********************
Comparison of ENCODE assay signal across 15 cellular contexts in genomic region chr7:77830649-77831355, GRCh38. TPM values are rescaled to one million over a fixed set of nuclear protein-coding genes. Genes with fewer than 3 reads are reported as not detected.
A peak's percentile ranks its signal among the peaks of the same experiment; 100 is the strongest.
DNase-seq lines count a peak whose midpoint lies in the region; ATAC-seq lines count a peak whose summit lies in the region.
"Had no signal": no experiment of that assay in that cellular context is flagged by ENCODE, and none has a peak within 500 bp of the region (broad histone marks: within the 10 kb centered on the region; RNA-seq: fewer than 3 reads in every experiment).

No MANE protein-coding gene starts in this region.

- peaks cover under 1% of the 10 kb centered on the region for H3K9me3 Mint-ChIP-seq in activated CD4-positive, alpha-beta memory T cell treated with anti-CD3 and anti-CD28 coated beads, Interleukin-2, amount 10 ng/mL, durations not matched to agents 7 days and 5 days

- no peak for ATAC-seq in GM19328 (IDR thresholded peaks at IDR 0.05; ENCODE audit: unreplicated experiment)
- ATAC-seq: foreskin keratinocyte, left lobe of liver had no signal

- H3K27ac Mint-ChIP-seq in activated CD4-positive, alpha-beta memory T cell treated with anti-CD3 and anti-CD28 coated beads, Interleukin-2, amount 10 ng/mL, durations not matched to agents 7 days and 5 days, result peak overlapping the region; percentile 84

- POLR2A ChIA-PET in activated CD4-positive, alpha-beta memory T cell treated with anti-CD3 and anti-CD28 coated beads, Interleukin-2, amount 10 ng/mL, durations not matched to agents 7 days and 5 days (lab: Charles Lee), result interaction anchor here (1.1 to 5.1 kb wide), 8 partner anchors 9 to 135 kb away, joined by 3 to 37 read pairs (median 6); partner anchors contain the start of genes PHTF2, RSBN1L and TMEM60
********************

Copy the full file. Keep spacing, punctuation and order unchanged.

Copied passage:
Comparison of ENCODE assay signal across 15 cellular contexts in genomic region chr7:77830649-77831355, GRCh38. TPM values are rescaled to one million over a fixed set of nuclear protein-coding genes. Genes with fewer than 3 reads are reported as not detected.
A peak's percentile ranks its signal among the peaks of the same experiment; 100 is the strongest.
DNase-seq lines count a peak whose midpoint lies in the region; ATAC-seq lines count a peak whose summit lies in the region.
"Had no signal": no experiment of that assay in that cellular context is flagged by ENCODE, and none has a peak within 500 bp of the region (broad histone marks: within the 10 kb centered on the region; RNA-seq: fewer than 3 reads in every experiment).

No MANE protein-coding gene starts in this region.

- peaks cover under 1% of the 10 kb centered on the region for H3K9me3 Mint-ChIP-seq in activated CD4-positive, alpha-beta memory T cell treated with anti-CD3 and anti-CD28 coated beads, Interleukin-2, amount 10 ng/mL, durations not matched to agents 7 days and 5 days

- no peak for ATAC-seq in GM19328 (IDR thresholded peaks at IDR 0.05; ENCODE audit: unreplicated experiment)
- ATAC-seq: foreskin keratinocyte, left lobe of liver had no signal

- H3K27ac Mint-ChIP-seq in activated CD4-positive, alpha-beta memory T cell treated with anti-CD3 and anti-CD28 coated beads, Interleukin-2, amount 10 ng/mL, durations not matched to agents 7 days and 5 days, result peak overlapping the region; percentile 84

- POLR2A ChIA-PET in activated CD4-positive, alpha-beta memory T cell treated with anti-CD3 and anti-CD28 coated beads, Interleukin-2, amount 10 ng/mL, durations not matched to agents 7 days and 5 days (lab: Charles Lee), result interaction anchor here (1.1 to 5.1 kb wide), 8 partner anchors 9 to 135 kb away, joined by 3 to 37 read pairs (median 6); partner anchors contain the start of genes PHTF2, RSBN1L and TMEM60